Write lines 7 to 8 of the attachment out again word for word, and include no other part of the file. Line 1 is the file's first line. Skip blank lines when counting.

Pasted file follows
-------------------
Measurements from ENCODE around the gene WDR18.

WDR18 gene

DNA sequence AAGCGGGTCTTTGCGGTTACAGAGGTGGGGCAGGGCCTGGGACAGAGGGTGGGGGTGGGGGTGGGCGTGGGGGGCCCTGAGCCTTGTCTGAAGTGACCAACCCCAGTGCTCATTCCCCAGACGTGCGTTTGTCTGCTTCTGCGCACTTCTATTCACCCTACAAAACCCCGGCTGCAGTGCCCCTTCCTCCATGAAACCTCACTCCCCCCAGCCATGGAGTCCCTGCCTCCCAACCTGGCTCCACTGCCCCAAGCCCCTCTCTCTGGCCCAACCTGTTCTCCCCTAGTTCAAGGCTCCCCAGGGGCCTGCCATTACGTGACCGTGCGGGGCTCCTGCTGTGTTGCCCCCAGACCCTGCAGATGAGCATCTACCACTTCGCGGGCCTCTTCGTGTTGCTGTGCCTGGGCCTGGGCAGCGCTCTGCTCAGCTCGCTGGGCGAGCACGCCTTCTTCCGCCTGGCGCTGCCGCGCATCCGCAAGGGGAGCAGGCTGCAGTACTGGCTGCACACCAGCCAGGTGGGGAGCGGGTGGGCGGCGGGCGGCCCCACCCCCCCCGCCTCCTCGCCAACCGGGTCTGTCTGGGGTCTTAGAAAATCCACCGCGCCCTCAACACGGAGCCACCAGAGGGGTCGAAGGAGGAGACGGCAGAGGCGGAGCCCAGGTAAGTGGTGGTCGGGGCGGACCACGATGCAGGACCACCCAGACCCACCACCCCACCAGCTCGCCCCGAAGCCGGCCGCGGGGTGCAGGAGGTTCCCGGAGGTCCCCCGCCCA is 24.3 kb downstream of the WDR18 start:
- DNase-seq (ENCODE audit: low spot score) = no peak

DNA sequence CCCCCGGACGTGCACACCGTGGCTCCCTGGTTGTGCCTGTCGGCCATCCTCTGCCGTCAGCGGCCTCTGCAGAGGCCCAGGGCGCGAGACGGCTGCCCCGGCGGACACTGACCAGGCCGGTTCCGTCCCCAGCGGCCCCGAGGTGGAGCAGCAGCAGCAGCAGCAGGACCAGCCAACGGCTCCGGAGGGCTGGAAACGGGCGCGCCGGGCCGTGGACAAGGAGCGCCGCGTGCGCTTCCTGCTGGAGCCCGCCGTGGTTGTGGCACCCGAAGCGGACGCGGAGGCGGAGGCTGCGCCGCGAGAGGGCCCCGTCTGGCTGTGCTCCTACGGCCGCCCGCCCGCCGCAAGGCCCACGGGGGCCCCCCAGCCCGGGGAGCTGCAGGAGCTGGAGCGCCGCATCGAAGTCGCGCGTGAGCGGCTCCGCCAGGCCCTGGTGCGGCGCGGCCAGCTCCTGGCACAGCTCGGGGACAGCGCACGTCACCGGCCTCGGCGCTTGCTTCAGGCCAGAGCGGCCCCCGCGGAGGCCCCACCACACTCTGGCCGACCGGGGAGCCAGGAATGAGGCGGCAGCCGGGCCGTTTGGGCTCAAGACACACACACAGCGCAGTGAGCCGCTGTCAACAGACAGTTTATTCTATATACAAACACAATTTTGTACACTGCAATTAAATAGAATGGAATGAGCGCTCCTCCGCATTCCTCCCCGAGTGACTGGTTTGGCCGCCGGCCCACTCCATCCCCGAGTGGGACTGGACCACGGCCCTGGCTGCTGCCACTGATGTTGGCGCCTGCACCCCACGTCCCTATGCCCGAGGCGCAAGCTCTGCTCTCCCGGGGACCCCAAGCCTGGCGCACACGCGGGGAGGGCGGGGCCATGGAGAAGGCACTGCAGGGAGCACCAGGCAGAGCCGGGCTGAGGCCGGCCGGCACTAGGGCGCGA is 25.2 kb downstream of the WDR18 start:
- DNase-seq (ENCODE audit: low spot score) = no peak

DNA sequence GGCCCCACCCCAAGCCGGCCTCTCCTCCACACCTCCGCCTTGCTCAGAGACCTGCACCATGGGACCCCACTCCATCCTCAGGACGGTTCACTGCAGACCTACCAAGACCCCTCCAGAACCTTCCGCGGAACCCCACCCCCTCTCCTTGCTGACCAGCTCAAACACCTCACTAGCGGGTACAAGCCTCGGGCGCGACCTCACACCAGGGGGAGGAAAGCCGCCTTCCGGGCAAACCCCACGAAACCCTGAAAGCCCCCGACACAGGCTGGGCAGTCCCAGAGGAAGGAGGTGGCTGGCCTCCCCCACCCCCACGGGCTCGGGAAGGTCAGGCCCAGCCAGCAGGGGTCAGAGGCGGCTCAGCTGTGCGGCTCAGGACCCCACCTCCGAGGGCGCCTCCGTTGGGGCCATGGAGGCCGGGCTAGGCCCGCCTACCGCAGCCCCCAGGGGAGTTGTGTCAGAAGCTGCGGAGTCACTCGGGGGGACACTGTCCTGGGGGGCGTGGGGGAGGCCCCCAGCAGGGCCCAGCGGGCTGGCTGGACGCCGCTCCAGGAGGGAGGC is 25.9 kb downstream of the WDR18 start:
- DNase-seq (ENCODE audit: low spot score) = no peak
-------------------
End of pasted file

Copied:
DNA sequence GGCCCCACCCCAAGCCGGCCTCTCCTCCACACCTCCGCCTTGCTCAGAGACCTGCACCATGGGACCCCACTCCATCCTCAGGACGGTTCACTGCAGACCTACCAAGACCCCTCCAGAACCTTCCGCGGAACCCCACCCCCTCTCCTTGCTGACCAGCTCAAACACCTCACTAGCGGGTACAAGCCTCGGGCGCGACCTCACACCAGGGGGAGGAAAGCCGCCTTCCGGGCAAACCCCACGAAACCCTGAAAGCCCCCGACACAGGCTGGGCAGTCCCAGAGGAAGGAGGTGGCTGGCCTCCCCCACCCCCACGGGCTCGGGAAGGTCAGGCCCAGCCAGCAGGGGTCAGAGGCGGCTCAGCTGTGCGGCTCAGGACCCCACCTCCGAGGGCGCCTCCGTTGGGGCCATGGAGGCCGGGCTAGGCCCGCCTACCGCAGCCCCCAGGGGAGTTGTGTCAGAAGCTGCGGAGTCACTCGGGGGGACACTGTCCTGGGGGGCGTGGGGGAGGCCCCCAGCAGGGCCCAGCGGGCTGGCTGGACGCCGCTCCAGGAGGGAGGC is 25.9 kb downstream of the WDR18 start:
- DNase-seq (ENCODE audit: low spot score) = no peak